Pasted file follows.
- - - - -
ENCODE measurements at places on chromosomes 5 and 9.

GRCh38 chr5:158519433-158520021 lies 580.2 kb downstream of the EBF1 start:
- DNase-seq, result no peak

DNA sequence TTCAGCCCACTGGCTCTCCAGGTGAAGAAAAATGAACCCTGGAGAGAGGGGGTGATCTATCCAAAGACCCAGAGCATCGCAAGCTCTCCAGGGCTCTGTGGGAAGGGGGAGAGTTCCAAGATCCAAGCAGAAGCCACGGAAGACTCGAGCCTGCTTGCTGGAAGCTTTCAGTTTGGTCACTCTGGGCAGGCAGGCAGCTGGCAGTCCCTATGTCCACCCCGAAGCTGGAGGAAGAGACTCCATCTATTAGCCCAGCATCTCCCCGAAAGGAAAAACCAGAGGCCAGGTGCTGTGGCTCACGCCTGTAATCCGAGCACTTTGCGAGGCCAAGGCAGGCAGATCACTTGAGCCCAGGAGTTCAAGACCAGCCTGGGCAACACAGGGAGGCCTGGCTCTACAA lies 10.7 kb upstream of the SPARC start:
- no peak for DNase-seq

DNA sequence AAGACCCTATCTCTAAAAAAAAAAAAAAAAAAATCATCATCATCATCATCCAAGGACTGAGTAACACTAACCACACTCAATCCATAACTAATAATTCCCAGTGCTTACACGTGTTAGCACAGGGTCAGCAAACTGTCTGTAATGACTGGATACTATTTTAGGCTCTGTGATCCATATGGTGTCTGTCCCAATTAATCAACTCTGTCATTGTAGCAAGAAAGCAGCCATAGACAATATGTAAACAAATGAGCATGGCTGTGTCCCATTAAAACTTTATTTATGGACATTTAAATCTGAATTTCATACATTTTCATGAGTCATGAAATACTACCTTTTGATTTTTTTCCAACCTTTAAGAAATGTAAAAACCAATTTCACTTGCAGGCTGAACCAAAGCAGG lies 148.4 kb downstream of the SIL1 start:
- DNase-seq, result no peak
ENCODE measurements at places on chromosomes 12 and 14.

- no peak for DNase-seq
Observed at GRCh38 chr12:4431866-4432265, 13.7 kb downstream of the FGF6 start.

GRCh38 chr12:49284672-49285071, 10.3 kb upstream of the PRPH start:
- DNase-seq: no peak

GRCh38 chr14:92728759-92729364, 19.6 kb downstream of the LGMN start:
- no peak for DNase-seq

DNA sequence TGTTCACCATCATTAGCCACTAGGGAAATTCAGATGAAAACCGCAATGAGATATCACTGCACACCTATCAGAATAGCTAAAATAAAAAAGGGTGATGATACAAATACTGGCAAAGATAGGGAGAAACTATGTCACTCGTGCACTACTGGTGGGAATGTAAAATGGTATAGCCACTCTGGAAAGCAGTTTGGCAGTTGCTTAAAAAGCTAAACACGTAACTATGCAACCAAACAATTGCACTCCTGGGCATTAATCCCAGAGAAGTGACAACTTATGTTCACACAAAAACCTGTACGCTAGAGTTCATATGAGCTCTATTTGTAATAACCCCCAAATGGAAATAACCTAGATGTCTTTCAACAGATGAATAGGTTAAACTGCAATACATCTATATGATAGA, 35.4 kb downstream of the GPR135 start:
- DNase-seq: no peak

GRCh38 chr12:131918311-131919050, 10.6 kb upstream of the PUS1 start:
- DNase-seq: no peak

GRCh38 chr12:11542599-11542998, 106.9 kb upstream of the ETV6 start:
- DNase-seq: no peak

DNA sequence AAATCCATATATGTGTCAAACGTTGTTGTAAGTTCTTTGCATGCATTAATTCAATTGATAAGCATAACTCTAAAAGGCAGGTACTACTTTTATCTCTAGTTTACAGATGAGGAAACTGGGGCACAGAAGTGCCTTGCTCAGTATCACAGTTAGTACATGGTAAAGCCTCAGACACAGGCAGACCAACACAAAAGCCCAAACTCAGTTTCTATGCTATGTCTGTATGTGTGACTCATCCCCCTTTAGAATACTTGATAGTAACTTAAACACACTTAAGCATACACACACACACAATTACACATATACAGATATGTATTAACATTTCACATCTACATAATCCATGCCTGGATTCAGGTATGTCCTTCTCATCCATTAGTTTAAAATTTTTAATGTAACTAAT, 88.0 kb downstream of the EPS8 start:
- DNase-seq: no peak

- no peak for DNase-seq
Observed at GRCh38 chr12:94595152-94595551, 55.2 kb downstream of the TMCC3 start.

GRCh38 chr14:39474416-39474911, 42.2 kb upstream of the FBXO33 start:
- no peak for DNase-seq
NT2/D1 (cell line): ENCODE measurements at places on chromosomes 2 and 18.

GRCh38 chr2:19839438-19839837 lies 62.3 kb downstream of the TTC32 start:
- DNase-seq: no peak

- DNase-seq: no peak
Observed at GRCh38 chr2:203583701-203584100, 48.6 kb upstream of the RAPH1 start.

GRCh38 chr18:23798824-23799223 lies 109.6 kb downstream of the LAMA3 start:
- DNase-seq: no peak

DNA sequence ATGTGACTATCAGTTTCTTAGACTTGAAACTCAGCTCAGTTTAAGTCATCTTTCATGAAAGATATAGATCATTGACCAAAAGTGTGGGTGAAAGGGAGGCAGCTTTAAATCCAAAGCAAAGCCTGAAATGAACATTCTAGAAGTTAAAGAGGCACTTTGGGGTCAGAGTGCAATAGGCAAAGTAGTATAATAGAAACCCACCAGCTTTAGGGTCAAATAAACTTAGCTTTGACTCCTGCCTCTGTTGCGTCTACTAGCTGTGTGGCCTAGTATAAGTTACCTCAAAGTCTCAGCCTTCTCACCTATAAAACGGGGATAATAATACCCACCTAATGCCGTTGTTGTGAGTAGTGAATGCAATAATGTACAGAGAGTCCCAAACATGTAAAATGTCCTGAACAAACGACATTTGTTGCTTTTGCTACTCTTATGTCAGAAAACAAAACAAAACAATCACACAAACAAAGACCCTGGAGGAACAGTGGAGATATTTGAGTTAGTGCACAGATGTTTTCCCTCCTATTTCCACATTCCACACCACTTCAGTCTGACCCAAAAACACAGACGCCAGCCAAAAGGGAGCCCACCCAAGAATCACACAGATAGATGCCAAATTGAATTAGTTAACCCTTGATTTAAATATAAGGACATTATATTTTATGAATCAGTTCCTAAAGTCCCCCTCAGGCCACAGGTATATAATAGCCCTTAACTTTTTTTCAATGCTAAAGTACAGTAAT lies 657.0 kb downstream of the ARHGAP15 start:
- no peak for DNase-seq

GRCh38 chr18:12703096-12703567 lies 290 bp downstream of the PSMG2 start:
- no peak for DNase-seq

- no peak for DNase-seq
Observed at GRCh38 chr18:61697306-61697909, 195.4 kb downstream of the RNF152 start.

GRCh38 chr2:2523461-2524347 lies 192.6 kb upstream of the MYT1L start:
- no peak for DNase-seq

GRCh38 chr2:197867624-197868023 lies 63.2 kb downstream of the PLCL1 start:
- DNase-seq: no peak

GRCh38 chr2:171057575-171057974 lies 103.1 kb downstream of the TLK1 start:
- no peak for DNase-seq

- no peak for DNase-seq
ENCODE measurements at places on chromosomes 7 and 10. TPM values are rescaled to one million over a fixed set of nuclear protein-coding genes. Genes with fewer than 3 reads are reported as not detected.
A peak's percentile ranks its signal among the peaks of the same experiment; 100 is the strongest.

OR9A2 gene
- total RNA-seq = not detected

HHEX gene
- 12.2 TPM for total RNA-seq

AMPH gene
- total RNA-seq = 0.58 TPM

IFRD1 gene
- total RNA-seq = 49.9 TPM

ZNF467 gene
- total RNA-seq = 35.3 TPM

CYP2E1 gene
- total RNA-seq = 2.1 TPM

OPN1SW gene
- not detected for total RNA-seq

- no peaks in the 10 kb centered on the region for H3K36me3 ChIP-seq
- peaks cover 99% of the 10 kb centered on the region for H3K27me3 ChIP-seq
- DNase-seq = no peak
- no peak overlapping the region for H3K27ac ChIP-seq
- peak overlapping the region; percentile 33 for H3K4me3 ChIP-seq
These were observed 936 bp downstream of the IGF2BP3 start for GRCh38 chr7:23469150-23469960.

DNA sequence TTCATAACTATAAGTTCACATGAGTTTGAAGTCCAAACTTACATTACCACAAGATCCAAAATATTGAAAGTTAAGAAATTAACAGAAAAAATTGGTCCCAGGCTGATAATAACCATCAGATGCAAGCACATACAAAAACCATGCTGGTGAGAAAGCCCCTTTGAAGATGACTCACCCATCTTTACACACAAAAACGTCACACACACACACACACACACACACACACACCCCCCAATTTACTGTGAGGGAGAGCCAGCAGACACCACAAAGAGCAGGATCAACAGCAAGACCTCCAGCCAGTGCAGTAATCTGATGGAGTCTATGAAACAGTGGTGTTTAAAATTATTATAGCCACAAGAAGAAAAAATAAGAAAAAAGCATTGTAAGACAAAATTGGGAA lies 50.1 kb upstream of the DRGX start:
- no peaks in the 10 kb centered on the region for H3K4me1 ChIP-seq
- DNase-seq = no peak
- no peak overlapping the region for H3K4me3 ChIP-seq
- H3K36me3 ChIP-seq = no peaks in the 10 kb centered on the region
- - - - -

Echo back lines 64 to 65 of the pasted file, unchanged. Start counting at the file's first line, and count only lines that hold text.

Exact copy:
- peaks cover 99% of the 10 kb centered on the region for H3K27me3 ChIP-seq
- DNase-seq = no peak